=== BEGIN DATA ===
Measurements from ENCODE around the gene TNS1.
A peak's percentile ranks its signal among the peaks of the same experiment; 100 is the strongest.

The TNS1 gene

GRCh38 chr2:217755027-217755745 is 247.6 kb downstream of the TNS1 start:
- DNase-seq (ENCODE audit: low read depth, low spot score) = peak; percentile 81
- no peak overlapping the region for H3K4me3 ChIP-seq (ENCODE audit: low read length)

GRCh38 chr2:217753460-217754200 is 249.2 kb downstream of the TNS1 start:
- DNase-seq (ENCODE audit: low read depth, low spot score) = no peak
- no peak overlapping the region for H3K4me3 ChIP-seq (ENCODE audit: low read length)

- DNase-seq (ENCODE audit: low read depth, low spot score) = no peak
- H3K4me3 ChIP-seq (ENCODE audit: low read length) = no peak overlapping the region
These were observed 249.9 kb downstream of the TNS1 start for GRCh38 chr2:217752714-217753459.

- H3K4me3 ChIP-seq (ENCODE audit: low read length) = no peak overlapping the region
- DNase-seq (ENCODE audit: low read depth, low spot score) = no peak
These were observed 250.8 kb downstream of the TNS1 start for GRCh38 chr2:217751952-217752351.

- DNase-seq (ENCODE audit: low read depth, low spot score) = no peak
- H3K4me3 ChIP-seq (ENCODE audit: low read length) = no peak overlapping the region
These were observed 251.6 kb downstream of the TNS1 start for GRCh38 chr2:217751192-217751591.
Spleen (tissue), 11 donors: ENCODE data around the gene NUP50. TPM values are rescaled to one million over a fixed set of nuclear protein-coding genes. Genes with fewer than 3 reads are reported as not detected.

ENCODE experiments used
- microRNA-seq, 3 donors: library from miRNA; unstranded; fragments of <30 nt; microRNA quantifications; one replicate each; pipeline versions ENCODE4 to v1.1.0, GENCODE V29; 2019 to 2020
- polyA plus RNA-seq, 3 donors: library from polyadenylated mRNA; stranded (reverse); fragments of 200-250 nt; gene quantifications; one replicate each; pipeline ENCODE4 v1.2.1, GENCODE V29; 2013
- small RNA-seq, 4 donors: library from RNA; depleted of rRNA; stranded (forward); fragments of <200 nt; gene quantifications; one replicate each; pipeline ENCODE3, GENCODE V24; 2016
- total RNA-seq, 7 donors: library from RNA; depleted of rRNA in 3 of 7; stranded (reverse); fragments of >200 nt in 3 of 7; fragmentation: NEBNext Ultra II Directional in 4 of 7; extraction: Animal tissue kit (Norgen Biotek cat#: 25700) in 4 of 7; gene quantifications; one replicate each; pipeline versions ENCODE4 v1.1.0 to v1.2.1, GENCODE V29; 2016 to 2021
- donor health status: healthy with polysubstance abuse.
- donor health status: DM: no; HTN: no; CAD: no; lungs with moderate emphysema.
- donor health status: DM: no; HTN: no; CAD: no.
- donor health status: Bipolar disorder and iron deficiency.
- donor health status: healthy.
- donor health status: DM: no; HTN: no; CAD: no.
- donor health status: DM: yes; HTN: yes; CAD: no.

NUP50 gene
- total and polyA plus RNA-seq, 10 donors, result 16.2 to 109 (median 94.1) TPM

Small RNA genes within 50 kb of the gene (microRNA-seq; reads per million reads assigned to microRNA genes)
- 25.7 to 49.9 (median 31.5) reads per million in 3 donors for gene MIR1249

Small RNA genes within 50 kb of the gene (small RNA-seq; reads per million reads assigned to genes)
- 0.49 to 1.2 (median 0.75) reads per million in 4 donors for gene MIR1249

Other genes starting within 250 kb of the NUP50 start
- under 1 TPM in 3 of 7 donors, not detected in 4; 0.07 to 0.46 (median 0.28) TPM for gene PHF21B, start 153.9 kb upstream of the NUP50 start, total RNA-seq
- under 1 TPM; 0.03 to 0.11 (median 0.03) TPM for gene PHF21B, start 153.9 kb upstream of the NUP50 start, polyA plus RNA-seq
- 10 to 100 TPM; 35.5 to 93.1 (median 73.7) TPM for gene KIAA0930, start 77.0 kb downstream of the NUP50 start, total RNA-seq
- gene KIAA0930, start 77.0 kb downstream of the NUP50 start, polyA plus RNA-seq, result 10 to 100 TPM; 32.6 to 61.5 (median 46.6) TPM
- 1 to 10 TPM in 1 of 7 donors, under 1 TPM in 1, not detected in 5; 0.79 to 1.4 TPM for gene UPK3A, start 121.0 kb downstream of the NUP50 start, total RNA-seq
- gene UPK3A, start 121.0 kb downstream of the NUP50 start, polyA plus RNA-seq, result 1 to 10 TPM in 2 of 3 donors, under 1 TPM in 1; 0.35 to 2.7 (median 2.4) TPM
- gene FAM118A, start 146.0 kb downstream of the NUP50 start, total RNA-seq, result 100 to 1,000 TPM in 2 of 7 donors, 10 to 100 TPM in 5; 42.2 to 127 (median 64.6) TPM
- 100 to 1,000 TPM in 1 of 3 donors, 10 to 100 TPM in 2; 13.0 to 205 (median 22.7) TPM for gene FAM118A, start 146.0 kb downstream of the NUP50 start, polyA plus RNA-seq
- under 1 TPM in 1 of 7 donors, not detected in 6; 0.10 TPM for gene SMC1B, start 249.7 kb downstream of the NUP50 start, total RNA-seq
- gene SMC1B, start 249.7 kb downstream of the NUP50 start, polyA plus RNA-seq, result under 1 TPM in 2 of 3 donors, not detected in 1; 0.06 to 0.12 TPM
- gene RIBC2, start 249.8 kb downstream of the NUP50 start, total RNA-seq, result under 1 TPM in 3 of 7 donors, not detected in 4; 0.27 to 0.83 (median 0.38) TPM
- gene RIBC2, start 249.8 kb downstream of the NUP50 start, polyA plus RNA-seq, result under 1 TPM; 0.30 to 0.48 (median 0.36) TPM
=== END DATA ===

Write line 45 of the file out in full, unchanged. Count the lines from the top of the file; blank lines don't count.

- gene FAM118A, start 146.0 kb downstream of the NUP50 start, total RNA-seq, result 100 to 1,000 TPM in 2 of 7 donors, 10 to 100 TPM in 5; 42.2 to 127 (median 64.6) TPM